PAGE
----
A Travellerspoint blog

Setting Sail

It's my last week on the boats, and the last couple of days have been a strange return to my early days in the job. I've had a nice, easy, self-directed job that allows me to take lots of long breaks. I've had the freedom to wander the ship, to sit in the mess and read a book, and to suddenly appear from a back door and help out people who are getting swarmed by passengers, but with that warm feeling of being able to abandon them whenever I feel like it.

I've been working in the platehouse in the restaurant and I've already cleaned up after the paltry few diners. The private passenger deck is empty so I go outside, like I used to when I was working nights all the time. I lean against the rail, buffeted by the wind and wettened by droplets of sea spray that cut right through the thin material of my shirt. I take my MP3 player out of my pocket and I put on some atmospheric music. A force eight has been predicted, and the sea has been threatening to stir up all day.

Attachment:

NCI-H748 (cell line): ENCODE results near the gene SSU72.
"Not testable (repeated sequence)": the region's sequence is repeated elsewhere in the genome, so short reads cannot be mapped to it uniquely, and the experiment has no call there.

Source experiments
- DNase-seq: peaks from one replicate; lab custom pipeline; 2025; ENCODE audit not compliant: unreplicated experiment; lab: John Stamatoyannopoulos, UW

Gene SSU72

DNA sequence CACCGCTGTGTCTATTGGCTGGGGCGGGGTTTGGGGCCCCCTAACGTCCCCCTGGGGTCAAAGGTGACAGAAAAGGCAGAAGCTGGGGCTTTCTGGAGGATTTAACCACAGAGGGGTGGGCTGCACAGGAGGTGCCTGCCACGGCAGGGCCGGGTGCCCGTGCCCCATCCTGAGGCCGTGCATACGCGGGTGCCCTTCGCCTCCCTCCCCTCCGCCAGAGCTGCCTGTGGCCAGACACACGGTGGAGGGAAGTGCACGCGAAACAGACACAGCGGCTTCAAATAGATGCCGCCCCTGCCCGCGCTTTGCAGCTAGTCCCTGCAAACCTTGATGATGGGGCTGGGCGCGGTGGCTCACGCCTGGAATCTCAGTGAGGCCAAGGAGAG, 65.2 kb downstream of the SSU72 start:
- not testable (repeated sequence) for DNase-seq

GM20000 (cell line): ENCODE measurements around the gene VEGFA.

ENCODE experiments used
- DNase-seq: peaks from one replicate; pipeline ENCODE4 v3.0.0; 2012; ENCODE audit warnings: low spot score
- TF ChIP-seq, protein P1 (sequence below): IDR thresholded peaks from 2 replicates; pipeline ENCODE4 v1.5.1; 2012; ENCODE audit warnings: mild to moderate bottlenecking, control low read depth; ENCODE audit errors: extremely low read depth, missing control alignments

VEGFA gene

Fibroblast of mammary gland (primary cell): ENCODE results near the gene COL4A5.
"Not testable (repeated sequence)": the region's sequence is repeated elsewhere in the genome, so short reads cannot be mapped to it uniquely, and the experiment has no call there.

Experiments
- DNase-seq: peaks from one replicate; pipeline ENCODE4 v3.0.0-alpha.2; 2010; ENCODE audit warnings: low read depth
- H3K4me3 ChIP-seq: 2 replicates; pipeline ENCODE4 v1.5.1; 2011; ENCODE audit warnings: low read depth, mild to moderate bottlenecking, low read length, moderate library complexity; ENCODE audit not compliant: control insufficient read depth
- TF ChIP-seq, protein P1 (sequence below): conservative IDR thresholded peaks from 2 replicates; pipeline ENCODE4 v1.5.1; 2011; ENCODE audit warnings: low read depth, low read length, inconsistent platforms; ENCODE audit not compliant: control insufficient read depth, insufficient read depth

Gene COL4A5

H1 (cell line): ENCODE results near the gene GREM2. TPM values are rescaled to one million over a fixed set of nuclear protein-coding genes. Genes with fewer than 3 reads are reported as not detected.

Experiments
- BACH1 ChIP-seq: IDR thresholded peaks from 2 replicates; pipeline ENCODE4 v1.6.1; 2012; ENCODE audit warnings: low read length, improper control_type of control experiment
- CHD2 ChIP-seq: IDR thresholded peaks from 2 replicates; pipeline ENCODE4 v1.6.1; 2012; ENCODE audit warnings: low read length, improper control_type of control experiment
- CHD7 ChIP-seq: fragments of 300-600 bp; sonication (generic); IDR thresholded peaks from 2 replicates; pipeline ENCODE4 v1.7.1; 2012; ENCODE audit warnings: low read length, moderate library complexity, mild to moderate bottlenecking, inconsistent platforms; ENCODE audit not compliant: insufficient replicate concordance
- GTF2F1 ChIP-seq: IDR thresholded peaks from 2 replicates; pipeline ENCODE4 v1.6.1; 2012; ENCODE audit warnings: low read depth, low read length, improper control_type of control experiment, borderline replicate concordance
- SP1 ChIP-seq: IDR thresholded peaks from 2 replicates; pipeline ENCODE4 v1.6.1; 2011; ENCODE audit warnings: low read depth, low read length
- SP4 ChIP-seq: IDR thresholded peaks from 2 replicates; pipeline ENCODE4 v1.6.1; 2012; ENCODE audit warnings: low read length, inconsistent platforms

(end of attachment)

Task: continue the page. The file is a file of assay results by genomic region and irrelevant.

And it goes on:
I lick my lips and taste the salt. I breathe in the sea air.
It's the evening now and I take a moment to admire the setting sun, burning beneath a bank of clouds. I turn my head and see France getting smaller and smaller beyond the stern of the ship. The sun is setting. France is disappearing behind me.
'This is all a bit metaphorical, isn't it?' I think.

Posted by TimDudman 10:39 Archived in United Kingdom Tagged boat ship leaving metaphor Comments (0)

Ill Communication

The ship is in port and we've cleared up the mess from the previous load of passengers. We have ten or fifteen minutes until the next load start boarding, so we're taking a little break. I've been working with a couple of new people, and although they're nice enough, they are quintessential small-town Kentish. Rough as guts, as the Aussies would say.
“I want to check the football scores, but I can't get wifi on my phone in here.” says one.
“Have you tried by the windah?” the other asks, pronouncing 'window' with the unmistakable inflection of the English.
“The windah?”
“Yeah. The windah.”
“Where's the windah?”
“Over there. That windah.”
“Which windah?”
“That windah!”
“That windah?”
“Yeah, that windah.”